A Montreal couple unknowingly invalidated their children’s passports with a stroke of a pen, a simple mistake that added thousands to the cost of their winter getaway.
Muriel Frenois and Gilbert Delambre were looking forward to a budget-friendly trip to Cuba with their two adopted sons. But when an Air Canada employee spotted signatures written by the parents on the young boys’ passports, they were told the documents were invalid and they would not be allowed to fly.
Canada’s general passport application for children states: “Children 11 years of age or over must sign their usual signature. At no time should a person other than the child sign in the signature box in section 1, without exception.”
Frenois and Delambre said they had no idea about the rule when they filled in the boys' names.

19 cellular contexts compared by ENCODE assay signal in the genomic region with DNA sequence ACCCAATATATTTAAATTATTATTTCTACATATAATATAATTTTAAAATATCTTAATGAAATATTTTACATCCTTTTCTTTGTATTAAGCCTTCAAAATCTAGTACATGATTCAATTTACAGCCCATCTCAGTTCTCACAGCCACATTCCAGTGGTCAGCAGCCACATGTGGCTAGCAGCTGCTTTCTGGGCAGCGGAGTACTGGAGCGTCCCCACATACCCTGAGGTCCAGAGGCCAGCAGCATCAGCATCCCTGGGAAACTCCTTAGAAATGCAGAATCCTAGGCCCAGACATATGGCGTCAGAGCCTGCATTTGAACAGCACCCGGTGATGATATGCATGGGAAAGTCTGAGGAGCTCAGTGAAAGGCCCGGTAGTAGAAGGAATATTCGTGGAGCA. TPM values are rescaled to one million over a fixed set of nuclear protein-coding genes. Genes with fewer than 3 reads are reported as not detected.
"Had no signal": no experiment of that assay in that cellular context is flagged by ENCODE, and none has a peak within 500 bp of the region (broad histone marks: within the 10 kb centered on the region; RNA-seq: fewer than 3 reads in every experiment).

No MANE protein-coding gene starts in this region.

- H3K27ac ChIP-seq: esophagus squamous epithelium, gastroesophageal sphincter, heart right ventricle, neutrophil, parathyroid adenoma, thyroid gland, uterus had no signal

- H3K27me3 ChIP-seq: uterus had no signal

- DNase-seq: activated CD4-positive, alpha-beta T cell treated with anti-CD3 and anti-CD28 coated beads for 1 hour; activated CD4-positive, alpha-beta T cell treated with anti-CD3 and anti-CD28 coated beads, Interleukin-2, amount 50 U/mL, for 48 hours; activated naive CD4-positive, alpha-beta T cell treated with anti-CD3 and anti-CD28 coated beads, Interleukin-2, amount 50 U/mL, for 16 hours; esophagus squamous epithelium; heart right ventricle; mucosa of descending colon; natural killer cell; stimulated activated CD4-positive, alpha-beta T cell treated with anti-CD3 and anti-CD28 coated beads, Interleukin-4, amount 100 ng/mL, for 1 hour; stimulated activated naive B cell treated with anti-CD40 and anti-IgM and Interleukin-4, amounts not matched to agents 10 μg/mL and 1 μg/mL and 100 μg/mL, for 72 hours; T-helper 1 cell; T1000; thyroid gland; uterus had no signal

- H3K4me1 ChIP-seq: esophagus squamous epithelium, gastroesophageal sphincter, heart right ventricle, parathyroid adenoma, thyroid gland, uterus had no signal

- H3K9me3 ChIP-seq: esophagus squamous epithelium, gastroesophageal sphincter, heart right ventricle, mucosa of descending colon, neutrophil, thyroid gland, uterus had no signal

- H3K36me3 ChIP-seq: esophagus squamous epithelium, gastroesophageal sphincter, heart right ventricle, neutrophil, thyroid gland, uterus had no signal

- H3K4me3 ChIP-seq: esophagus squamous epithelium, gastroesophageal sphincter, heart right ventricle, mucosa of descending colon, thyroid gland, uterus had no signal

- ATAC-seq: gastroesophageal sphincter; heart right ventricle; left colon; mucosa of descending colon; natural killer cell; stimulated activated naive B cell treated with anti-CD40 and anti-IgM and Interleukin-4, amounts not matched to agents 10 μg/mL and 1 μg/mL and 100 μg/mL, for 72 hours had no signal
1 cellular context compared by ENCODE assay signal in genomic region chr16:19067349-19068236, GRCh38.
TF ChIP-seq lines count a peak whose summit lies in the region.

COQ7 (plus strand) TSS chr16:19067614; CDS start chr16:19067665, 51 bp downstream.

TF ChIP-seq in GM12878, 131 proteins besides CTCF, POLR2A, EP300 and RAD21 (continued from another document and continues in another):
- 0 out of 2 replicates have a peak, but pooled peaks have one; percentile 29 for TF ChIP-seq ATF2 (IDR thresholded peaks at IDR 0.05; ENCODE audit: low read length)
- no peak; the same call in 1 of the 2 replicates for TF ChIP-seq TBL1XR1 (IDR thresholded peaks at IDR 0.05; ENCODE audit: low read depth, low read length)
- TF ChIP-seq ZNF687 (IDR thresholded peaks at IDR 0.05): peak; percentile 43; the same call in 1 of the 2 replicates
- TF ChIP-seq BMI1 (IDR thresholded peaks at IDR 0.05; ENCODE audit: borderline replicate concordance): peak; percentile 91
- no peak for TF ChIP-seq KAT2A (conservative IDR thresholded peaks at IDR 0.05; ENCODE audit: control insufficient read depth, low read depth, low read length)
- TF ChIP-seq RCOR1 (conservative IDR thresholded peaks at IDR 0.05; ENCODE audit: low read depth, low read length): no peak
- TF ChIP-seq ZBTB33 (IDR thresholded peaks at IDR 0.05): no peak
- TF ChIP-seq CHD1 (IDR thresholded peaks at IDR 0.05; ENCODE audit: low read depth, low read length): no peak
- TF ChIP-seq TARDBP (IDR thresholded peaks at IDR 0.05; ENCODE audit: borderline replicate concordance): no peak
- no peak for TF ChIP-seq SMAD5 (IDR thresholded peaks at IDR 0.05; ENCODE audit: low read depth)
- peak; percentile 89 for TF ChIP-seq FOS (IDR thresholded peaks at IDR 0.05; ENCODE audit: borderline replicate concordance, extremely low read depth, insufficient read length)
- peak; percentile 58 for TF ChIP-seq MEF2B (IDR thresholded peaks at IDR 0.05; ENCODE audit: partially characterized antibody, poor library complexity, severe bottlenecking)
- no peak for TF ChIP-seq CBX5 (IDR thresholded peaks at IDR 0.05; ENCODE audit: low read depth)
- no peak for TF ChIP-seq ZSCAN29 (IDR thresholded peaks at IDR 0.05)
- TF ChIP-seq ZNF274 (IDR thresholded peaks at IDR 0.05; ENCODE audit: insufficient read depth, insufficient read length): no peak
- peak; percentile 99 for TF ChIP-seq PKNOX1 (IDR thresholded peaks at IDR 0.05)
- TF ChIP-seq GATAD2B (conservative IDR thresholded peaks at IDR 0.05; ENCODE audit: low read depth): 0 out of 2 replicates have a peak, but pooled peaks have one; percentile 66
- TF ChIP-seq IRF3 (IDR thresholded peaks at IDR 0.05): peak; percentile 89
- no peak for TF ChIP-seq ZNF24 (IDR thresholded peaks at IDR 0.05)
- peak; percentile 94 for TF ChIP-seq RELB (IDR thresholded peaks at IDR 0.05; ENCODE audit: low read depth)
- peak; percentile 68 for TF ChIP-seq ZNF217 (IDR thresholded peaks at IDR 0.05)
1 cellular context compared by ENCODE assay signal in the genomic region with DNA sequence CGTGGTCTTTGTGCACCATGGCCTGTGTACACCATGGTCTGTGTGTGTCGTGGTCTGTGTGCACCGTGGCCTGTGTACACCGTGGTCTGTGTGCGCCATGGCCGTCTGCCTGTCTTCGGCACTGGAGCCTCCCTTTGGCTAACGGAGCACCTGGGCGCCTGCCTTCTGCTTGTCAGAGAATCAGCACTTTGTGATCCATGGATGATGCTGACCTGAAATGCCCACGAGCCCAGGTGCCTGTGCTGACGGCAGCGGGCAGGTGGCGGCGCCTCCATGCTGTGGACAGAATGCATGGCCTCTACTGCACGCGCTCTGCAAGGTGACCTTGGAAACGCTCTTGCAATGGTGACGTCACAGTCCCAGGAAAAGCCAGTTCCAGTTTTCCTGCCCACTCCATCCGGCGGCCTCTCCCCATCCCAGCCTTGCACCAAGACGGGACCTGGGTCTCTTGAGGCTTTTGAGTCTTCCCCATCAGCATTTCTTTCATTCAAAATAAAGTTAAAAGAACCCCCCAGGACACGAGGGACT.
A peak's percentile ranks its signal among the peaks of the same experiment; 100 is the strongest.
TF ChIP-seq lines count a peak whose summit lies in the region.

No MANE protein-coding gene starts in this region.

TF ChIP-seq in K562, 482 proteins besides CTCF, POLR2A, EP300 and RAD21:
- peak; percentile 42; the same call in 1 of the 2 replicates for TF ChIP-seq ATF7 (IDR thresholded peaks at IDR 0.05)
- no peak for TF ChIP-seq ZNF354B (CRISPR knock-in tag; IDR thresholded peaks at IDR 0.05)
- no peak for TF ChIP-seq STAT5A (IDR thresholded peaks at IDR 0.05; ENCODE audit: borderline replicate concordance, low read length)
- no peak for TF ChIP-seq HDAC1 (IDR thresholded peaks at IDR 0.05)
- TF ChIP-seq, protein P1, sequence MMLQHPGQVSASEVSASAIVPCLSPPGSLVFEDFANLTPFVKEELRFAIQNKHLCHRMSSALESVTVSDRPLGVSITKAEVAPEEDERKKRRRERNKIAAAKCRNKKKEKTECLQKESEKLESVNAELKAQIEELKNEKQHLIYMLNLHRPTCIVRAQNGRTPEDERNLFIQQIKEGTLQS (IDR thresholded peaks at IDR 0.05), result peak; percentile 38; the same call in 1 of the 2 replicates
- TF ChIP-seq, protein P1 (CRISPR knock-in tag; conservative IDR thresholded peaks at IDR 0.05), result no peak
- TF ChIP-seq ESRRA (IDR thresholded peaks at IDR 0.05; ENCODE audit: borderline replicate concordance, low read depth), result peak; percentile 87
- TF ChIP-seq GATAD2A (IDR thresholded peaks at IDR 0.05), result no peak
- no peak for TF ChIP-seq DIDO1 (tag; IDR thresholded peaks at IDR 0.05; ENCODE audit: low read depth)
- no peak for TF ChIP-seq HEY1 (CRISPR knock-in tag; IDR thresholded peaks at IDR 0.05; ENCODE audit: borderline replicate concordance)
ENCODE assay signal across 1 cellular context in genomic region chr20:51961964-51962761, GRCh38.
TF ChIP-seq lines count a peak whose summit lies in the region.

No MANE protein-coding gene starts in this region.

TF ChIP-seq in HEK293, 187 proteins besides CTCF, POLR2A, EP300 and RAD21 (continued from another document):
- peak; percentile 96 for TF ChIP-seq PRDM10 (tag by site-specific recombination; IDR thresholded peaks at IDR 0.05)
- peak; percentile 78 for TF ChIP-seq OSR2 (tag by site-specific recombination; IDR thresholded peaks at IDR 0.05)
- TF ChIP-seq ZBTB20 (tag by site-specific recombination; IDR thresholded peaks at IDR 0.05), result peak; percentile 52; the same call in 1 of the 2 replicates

Stranded at the gate, the airline directed them to a government hotline where they could book an appointment to apply for two emergency passports. Those cost $500. Desperate to salvage the vacation, the family of four was forced to rebook their flights.
What was supposed to be a cheap trip ended up costing nearly $8,000.
“I don’t understand how such a little mistake can lead to such serious consequences,” Frenois told CTV Montreal. “I know all about government forms. I adopted two children. So immigration stuff has no secrets for me.”
Frenois and Delambre admit the incident was their fault. Still, they say the situation was handled poorly by Air Canada.
“We felt it was unfair,” said Frenois. “They didn’t help. They didn’t give any assistance.”
The couple said their children travelled to Cuba nine months earlier on the same passports, but on a different carrier.
Air Canada told CTV Montreal it had no choice but to follow the law, regardless of previous travel on other airlines, noting failure to do so would result in fines.
Frenois and Delambre want to save others from making the same costly error, warning it’s bound to happen to more young Canadian families.
“Our situation will happen again for sure,” Delambre said.
With a report from CTV Montreal’s Denise Roberts